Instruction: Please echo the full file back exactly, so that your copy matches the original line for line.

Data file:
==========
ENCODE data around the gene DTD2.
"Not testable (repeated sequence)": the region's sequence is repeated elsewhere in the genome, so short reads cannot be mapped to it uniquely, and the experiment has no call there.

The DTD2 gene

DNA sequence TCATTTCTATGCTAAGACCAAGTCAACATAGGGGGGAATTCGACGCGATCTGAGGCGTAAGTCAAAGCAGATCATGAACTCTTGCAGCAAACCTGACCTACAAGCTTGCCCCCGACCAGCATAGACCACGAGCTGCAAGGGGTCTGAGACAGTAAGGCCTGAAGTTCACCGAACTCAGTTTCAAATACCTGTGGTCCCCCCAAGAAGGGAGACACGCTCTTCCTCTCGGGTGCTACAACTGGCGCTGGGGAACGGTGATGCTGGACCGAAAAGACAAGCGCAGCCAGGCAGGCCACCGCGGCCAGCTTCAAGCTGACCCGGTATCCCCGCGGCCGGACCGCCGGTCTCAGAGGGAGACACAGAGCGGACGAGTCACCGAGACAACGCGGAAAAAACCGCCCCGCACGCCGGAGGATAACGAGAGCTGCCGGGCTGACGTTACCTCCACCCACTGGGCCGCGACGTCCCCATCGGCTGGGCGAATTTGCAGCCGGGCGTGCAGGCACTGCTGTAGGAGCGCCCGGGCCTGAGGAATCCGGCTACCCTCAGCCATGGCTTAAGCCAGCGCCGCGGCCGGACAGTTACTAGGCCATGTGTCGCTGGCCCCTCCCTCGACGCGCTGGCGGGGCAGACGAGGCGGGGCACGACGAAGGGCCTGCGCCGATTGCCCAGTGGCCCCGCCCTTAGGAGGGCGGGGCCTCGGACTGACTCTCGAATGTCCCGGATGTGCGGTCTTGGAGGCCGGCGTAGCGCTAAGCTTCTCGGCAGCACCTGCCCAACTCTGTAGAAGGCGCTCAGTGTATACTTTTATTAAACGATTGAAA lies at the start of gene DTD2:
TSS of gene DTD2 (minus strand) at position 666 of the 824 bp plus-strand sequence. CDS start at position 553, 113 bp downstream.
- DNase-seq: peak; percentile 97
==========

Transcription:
ENCODE data around the gene DTD2.
"Not testable (repeated sequence)": the region's sequence is repeated elsewhere in the genome, so short reads cannot be mapped to it uniquely, and the experiment has no call there.

The DTD2 gene

DNA sequence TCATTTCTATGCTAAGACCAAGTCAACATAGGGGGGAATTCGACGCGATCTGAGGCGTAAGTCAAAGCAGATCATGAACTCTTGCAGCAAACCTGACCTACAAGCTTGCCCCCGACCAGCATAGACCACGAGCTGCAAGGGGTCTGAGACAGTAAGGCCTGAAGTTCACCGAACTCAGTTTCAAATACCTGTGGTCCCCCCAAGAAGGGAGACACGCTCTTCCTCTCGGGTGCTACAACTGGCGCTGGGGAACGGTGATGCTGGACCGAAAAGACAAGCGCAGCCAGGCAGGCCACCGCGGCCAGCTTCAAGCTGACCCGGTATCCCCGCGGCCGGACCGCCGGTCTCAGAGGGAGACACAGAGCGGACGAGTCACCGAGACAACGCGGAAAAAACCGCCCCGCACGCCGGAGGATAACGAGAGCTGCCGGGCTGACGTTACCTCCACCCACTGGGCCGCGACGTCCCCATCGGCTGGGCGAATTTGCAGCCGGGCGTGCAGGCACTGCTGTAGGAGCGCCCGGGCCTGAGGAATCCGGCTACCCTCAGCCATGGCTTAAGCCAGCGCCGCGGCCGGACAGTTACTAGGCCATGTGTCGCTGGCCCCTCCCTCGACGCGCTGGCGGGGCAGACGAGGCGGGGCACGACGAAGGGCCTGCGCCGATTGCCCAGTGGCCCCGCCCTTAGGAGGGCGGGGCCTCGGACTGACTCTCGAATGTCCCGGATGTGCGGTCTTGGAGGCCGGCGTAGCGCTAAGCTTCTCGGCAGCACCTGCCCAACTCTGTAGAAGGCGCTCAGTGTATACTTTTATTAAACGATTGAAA lies at the start of gene DTD2:
TSS of gene DTD2 (minus strand) at position 666 of the 824 bp plus-strand sequence. CDS start at position 553, 113 bp downstream.
- DNase-seq: peak; percentile 97